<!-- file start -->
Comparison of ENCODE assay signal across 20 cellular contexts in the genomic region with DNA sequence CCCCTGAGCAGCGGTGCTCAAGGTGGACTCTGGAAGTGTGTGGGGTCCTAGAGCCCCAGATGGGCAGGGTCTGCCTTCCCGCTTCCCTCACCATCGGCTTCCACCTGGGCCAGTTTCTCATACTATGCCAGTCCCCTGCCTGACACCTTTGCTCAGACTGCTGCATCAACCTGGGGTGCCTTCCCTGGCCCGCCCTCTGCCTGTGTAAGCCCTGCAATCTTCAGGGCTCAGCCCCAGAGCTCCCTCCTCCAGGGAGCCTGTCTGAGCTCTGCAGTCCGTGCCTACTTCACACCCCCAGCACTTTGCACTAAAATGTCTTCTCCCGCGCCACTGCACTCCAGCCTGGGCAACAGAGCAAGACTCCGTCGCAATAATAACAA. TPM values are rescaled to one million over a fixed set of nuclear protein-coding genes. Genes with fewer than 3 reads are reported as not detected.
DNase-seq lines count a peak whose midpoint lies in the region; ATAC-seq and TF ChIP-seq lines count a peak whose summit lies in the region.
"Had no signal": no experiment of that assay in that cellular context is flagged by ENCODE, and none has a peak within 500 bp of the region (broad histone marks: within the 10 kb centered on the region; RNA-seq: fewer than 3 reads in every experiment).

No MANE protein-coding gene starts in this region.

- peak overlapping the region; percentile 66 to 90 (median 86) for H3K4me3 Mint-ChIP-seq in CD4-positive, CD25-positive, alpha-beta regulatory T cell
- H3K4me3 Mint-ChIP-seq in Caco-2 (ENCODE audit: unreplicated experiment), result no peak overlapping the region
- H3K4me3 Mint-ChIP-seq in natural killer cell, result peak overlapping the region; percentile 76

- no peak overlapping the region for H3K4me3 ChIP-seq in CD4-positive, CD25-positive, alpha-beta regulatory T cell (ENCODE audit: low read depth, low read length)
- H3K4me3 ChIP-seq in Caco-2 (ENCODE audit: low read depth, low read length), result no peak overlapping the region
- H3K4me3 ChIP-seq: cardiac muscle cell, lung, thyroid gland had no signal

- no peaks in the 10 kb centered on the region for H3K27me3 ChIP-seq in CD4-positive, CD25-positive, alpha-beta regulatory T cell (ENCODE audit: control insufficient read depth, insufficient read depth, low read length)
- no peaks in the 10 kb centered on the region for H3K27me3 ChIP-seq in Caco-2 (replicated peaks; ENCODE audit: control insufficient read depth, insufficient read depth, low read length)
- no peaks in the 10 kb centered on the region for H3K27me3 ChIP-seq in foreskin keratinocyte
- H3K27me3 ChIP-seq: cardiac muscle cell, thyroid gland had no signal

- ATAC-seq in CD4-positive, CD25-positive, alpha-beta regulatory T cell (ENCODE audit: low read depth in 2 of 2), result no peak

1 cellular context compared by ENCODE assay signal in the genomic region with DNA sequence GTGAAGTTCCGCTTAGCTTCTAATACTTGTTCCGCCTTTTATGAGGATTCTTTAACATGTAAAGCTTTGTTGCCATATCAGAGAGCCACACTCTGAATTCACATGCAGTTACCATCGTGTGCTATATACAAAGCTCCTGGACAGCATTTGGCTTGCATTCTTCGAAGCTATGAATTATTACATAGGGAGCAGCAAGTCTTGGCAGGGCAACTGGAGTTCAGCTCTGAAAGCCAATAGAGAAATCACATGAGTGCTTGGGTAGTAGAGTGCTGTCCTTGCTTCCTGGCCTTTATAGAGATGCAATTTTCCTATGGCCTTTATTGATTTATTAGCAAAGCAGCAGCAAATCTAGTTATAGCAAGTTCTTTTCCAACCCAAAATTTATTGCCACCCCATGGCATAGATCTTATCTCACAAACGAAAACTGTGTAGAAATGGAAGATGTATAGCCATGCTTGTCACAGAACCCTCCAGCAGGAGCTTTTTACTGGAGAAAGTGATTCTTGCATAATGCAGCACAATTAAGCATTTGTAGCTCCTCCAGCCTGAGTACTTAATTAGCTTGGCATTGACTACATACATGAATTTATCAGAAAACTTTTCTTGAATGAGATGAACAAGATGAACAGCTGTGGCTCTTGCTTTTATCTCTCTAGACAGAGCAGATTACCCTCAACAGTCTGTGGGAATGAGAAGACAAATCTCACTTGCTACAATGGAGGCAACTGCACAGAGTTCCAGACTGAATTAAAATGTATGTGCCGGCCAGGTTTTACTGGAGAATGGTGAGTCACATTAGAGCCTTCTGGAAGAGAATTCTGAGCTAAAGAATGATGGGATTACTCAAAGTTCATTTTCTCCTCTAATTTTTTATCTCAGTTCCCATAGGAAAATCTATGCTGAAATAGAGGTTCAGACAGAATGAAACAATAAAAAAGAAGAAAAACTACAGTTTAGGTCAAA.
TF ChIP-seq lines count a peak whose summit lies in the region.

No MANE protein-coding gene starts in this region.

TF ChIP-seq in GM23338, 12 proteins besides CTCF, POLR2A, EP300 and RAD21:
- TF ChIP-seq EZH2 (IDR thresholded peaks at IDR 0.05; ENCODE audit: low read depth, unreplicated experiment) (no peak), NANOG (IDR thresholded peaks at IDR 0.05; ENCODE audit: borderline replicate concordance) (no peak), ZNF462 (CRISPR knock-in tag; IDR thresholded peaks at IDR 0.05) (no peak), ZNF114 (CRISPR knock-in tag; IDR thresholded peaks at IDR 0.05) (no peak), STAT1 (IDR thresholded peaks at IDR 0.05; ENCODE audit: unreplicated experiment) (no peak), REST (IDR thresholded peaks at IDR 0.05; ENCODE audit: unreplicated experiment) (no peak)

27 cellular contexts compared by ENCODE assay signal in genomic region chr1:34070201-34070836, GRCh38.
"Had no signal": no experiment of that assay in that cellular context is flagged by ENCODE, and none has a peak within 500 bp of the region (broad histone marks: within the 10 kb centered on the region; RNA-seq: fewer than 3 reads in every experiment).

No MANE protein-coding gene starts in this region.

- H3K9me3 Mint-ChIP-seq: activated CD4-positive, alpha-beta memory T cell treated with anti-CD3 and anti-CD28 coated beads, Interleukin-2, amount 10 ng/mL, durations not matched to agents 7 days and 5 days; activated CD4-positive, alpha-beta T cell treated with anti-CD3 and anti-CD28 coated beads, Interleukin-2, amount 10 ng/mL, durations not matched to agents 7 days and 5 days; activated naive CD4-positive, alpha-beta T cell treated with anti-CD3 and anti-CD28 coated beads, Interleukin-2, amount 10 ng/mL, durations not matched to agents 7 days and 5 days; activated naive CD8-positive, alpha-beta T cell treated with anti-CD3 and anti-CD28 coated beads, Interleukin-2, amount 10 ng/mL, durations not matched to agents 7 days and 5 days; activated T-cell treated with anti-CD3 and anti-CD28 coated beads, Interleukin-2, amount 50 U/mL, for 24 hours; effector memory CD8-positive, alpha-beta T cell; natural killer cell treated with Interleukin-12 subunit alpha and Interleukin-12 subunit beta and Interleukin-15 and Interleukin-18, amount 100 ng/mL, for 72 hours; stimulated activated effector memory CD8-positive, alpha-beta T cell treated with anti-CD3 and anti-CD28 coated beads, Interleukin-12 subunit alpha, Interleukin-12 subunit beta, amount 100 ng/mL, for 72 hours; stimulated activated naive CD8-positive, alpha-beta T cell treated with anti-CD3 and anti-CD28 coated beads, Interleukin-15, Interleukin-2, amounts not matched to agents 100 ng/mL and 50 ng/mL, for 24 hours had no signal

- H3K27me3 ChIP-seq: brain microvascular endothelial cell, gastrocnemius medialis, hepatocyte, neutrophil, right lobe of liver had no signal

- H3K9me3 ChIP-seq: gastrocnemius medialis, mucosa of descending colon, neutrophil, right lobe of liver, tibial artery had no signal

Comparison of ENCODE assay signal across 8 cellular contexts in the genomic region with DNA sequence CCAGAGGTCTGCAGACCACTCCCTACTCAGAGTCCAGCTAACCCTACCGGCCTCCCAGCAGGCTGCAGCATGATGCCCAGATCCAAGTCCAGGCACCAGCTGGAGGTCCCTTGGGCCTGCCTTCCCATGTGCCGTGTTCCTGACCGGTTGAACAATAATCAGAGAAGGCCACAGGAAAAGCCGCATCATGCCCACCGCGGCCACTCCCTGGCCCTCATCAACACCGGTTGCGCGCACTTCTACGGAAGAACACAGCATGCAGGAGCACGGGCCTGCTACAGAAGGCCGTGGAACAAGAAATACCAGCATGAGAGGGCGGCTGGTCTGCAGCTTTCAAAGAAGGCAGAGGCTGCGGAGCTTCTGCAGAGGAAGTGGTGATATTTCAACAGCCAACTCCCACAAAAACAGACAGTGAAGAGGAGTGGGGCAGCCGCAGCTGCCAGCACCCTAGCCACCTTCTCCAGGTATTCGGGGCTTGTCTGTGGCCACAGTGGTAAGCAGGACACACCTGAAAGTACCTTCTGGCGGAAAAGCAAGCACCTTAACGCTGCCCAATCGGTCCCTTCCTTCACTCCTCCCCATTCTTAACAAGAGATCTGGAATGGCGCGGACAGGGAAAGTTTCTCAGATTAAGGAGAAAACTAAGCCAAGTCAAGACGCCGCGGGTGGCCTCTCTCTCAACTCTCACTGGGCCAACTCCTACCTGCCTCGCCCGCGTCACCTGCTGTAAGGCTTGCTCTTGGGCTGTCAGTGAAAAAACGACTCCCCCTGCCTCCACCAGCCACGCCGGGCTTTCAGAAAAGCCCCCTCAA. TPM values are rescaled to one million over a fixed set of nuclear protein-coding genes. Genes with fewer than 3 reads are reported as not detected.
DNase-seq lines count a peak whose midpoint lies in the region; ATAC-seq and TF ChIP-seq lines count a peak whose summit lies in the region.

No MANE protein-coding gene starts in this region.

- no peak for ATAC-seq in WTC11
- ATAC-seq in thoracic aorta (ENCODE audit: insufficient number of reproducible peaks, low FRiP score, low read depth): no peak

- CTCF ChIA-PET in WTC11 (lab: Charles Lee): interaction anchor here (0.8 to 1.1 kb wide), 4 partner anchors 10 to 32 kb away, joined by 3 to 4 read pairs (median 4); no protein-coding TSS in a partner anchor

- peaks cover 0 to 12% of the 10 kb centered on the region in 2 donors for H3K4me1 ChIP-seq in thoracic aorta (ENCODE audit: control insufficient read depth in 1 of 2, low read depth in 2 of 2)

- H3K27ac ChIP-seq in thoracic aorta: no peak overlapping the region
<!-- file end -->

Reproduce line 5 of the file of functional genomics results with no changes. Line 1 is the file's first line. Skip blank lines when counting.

- peak overlapping the region; percentile 66 to 90 (median 86) for H3K4me3 Mint-ChIP-seq in CD4-positive, CD25-positive, alpha-beta regulatory T cell